I always seem to fool myself into thinking that pad thai is a good weeknight meal. Then I’ll get home from work and start prepping ingredients, and then I’m prepping and prepping and finally asking Dave to help because I’ve been in the kitchen over half an hour and I haven’t even started cooking yet. Fortunately, once the cooking starts, it only takes 10 minutes or so. That short cooking time is what always tricks me into making this on a weeknight.
One of the most difficult tasks with making pad thai is finding at least some of the authentic ingredients. I love tamarind, and I’m always disappointed when I order pad thai in a restaurant and find that they’ve skipped the tamarind. Tamarind is sold in several forms – the whole pods, the pulp of the pods, and a liquid concentrate. I use the pulp. If you really can’t find any, a mixture of lime juice and water can do in a pinch.
Pad thai has so many freakin’ ingredients, which is the only reason it takes a while to prepare. Another of my favorites, that might be hard to find, is dried shrimp. Mmm…like shrimp jerkey, so salty and good. I tried salted radish and absolutely hated it. Definitely a textural issue. I’ve seen recipes that called for salted cabbage instead of salted radish, so I want to try that too.
There are so many ingredients, and the cooking happens so fast, that I have to line up all of the ingredients in the order that they’re cooked, so I don‘t have to look at the recipe at all. Sometimes I have Dave read the recipe to me as I stand over the stove doing the fun part.
Ah, but pad thai is so worth all the chopping and prep work. It’s so good – and healthy!
Pad Thai (from Cooks Illustrated – no adaptations)
Serves 4 as a main dish
Although pad thai cooks very quickly, the ingredient list is long, and everything must be prepared and within easy reach at the stovetop when you begin cooking. For maximum efficiency, use the time during which the tamarind and noodles soak to prepare the other ingredients. Tofu is a good and common addition to pad thai. If you like, add 4 ounces of extra-firm tofu or pressed tofu (available in Asian markets) cut into ½-inch cubes (about 1 cup) to the noodles along with the bean sprouts.
If you’re using tamarind concentrate instead of pulp, mix 1 tablespoon with 2/3 cup hot water. If you can’t find any tamarind, mix 1/3 cup of water with 1/3 cup of lime juice; replace granulated sugar with brown sugar. Do not serve this version with lime wedges.
2 tablespoons tamarind paste or substitute
¾ cup water (boiling)
3 tablespoons fish sauce
1 tablespoon rice vinegar
3 tablespoons granulated sugar
¾ teaspoon cayenne pepper
4 tablespoons peanut oil or vegetable oil
8 ounces dried rice stick noodles, about 1/8 inch wide (the width of linguine)
2 large eggs
¼ teaspoon table salt
12 ounces medium shrimp (31/35 count), peeled and deveined, if desired
3 cloves garlic, pressed through garlic press or minced (1 tablespoon)
1 medium shallot, minced (about 3 tablespoons)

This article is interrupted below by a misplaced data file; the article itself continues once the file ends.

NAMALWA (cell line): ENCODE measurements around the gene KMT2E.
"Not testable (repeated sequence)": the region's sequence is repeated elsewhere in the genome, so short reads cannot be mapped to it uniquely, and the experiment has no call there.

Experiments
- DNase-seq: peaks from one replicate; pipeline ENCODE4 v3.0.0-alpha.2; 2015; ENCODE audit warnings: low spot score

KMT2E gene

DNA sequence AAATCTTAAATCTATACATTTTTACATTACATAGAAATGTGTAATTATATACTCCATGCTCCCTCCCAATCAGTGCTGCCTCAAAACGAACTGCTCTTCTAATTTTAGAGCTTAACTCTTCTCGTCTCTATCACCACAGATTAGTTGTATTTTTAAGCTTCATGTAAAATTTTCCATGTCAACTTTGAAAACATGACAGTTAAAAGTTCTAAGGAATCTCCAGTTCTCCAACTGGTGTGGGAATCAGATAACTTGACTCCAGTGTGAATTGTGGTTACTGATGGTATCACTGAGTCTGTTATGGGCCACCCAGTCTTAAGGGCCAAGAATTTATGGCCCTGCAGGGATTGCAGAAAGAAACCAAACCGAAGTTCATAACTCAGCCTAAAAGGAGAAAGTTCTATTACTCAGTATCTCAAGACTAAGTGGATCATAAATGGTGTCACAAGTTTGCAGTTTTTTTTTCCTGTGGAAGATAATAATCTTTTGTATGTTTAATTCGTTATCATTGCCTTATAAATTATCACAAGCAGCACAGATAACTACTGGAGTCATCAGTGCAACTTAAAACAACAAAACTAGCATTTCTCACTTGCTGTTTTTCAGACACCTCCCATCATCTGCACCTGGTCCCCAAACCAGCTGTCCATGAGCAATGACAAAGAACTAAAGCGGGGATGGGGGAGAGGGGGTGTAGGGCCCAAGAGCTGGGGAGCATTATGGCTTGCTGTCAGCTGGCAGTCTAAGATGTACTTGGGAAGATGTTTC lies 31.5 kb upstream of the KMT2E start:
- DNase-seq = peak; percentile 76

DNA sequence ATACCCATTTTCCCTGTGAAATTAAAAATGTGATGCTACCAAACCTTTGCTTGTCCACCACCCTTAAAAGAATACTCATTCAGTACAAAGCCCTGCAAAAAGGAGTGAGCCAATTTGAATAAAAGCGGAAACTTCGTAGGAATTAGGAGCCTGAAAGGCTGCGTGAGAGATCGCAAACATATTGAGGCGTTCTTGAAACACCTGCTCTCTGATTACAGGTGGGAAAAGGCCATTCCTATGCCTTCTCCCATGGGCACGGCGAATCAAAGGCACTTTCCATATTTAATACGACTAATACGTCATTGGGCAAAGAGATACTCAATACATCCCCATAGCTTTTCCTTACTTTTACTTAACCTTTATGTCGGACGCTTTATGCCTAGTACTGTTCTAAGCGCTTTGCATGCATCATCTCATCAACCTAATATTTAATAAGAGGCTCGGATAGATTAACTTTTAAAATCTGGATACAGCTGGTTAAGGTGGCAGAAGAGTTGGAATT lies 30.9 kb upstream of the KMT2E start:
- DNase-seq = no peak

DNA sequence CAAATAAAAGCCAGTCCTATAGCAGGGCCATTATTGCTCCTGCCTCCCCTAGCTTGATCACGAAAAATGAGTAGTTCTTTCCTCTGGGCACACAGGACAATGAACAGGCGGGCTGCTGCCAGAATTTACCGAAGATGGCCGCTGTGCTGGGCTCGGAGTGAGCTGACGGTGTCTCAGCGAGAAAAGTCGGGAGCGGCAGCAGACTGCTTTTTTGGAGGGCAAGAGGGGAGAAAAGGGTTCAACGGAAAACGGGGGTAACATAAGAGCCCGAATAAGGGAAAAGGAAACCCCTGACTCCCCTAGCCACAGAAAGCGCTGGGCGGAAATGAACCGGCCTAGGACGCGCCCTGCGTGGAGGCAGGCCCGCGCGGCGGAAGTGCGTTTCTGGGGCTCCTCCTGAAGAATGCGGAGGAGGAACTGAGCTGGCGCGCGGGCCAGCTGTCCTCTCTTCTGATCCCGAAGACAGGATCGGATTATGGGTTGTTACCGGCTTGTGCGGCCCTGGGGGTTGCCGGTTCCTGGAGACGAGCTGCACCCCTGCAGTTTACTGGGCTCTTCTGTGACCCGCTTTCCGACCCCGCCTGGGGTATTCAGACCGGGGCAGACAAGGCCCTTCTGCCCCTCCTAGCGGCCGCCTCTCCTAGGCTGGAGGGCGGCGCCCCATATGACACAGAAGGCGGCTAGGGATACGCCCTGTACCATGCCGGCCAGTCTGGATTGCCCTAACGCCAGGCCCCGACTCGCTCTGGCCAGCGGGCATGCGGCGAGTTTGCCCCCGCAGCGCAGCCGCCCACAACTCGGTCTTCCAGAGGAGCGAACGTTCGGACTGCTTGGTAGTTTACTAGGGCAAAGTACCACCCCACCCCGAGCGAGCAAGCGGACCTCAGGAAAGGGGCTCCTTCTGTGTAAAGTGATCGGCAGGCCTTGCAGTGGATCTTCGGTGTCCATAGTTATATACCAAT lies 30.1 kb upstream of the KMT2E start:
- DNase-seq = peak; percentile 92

2 tablespoons dried shrimp, chopped fine (optional)
2 tablespoons Thai salted preserved radish (optional)
6 tablespoons chopped unsalted roasted peanuts
3 cups bean sprouts (6 ounces)
5 medium scallions, green parts only, sliced thin on sharp bias
¼ cup fresh cilantro leaves (optional)
1. Soak tamarind paste in 3/4 cup boiling water for about 10 minutes, then push it through a mesh strainer to remove the seeds and fibers and extract as much pulp as possible. Stir fish sauce, rice vinegar, sugar, cayenne, and 2 tablespoons oil into tamarind liquid and set aside.
2. Cover rice sticks with hot tap water in large bowl; soak until softened, pliable, and limp but not fully tender, about 20 minutes. Drain noodles and set aside. Beat eggs and 1/8 teaspoon salt in small bowl; set aside.
3. Heat 1 tablespoon oil in 12-inch skillet (preferably nonstick) over high heat until just beginning to smoke, about 2 minutes. Add shrimp and sprinkle with remaining 1/8 teaspoon salt; cook, tossing occasionally, until shrimp are opaque and browned about the edges, about 3 minutes. Transfer shrimp to plate and set aside.
4. Off heat, add remaining tablespoon oil to skillet and swirl to coat; add garlic and shallot, set skillet over medium heat and cook, stirring constantly, until light golden brown, about 1 1/2 minutes; add eggs to skillet and stir vigorously with wooden spoon until scrambled and barely moist, about 20 seconds. Add noodles, dried shrimp, and salted radish (if using) to eggs; toss with 2 wooden spoons to combine. Pour fish sauce mixture over noodles, increase heat to high, and cook, tossing constantly, until noodles are evenly coated. Scatter 1/4 cup peanuts, bean sprouts, all but 1/4 cup scallions, and cooked shrimp over noodles; continue to cook, tossing constantly, until noodles are tender, about 2 1/2 minutes (if not yet tender add 2 tablespoons water to skillet and continue to cook until tender).
5. Transfer noodles to serving platter, sprinkle with remaining scallions, 2 tablespoons peanuts, and cilantro; serve immediately, passing lime wedges separately.